Major Barbara

I’m familiar with George Bernard Shaw’s works, but this was my first experience of Major Barbara, his powerful drama about money and morality. It turned out to be a longer play than I’d expected, but the time flew by.

This first-class amateur production from the Tower Theatre Company, directed by Jacqui Marchant-Adams, was superb. With Wildean wit and the kind of pertinent yet complex social commentary you only get with Shaw, the play made me laugh but also question my own values and beliefs. Like every other Shaw play I’ve seen, I was left impressed by how relevant it continues to be.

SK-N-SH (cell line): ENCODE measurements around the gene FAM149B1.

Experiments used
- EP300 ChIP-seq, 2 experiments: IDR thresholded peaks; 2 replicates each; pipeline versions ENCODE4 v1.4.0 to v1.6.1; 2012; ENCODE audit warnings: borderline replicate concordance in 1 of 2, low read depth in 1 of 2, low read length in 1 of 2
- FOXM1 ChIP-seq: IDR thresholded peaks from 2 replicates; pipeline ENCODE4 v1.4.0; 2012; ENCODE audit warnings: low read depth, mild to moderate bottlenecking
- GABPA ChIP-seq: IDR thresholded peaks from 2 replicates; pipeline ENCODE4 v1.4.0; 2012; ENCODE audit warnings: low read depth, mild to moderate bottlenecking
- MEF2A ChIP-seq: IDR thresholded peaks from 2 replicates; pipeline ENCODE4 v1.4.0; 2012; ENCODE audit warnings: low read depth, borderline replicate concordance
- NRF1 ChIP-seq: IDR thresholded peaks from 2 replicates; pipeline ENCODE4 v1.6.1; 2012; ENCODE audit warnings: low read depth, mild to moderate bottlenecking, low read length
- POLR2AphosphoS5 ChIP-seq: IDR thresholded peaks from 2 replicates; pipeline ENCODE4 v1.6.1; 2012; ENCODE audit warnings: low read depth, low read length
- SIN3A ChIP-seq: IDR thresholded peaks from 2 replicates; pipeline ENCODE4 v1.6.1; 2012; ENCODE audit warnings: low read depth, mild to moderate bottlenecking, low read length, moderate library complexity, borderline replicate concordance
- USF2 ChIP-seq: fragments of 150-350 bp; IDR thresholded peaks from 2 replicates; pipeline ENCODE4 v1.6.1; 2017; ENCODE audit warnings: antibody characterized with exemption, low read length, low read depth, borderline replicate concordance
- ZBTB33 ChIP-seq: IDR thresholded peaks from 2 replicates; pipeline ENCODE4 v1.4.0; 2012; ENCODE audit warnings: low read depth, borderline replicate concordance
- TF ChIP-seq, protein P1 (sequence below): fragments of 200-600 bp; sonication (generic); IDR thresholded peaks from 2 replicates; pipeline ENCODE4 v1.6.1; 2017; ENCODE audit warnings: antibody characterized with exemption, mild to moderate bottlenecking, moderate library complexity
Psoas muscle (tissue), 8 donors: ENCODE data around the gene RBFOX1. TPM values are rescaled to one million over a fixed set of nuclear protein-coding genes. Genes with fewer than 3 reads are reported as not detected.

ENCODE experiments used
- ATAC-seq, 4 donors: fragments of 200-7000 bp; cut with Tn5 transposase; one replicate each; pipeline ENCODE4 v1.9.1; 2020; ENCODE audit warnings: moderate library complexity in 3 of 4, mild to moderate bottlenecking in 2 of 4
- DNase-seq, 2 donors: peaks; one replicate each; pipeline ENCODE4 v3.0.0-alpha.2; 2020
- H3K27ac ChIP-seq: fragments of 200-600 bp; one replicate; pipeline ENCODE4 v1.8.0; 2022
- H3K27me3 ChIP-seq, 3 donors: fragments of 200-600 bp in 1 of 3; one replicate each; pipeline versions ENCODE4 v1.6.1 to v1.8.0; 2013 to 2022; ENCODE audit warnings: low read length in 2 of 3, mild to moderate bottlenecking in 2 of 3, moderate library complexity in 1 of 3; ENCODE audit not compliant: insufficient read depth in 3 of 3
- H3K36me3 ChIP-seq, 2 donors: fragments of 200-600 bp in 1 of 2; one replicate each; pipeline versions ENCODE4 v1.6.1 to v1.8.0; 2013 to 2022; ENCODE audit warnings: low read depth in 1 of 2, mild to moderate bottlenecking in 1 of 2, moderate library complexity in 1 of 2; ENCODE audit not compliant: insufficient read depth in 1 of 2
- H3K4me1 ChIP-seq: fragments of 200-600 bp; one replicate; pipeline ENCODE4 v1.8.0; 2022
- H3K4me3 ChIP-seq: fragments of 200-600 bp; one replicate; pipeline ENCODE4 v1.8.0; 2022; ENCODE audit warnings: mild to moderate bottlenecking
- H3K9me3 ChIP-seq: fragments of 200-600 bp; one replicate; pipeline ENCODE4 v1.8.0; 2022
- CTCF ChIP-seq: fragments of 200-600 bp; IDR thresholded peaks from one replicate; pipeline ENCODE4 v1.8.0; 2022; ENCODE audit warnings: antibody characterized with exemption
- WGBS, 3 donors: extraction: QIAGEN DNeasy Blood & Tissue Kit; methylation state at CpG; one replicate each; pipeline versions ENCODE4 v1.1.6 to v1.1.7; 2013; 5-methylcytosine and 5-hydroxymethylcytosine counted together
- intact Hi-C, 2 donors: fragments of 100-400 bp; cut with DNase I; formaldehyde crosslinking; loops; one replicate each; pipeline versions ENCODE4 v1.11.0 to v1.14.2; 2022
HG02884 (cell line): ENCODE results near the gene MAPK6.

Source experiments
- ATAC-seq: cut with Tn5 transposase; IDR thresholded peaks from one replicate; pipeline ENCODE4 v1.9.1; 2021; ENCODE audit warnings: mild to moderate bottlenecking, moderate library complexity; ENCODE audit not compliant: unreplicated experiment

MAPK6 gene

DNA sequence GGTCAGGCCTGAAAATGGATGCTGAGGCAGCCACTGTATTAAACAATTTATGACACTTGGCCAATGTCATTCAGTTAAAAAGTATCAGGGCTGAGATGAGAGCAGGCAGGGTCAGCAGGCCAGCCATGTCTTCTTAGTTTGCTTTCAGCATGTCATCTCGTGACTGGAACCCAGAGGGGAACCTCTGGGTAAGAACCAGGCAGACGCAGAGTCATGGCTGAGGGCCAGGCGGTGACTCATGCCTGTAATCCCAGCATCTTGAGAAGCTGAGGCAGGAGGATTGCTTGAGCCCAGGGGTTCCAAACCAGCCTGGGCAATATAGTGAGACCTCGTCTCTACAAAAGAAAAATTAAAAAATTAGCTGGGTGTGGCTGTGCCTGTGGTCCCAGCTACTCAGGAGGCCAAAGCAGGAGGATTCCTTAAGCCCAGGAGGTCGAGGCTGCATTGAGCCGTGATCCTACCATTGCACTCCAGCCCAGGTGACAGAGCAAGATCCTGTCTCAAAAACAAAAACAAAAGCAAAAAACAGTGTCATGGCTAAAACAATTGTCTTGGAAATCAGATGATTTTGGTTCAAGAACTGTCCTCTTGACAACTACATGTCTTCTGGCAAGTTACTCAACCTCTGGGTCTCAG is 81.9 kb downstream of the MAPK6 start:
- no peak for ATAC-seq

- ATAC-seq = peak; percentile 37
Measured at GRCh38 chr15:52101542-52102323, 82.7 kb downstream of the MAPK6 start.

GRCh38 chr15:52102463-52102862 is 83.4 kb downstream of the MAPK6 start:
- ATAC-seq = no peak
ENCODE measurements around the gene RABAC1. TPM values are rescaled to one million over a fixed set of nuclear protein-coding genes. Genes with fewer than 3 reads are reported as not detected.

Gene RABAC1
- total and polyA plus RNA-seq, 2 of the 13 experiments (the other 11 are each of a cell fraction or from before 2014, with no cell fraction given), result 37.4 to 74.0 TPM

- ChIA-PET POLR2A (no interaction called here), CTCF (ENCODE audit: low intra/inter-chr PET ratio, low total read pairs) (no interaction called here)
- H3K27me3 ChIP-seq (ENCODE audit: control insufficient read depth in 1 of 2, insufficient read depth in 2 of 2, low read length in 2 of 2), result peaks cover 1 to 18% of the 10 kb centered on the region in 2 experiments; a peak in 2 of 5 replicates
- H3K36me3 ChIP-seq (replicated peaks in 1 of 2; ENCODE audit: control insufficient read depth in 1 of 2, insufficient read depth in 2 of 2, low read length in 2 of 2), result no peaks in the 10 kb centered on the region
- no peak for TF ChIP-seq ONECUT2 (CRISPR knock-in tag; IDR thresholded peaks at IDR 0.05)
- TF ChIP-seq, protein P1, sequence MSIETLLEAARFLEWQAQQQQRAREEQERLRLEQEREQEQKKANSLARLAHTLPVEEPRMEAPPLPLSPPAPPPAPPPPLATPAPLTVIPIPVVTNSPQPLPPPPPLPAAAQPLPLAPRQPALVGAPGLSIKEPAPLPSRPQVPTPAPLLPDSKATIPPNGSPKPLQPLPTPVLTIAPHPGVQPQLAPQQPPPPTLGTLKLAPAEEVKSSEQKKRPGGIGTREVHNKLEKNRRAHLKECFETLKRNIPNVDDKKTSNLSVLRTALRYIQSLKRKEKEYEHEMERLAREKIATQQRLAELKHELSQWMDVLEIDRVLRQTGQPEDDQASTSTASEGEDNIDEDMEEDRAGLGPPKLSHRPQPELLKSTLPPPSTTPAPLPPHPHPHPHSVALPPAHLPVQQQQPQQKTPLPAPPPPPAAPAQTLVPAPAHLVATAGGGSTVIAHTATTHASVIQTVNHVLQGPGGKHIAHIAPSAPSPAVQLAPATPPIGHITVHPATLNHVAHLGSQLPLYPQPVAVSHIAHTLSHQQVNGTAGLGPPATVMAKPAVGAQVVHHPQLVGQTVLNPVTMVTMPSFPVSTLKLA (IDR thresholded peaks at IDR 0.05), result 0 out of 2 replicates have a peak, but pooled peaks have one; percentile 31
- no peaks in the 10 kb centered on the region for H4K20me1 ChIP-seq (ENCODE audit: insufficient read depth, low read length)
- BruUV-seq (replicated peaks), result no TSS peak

The cast was superb. Ella Imms was wonderful as the titular character, a daughter of a wealthy family who has devoted her life to the Salvation Army. She undergoes the biggest change in the play as she has to try to reconcile her strong moral views with her father’s profitable yet dubious work as an arms manufacturer. Niall Bishop was also excellent as Andrew Undershaft, whose genial manner and matter-of-fact approach to his business belied the very real harm his products obviously caused. Among the rest of the cast, Gerry Skeens as Lady Britomart and Alex Buckley as Barbara’s intended Adolphus Cusins were standouts, but really, all the cast deserved praise.

The set was simple but effective, comprising a drawing-room, a Salvation Army headquarters and the site of the arms factory. In fact, although this was an amateur production I’m not sure what a professional production could have done better. Definitely recommended.

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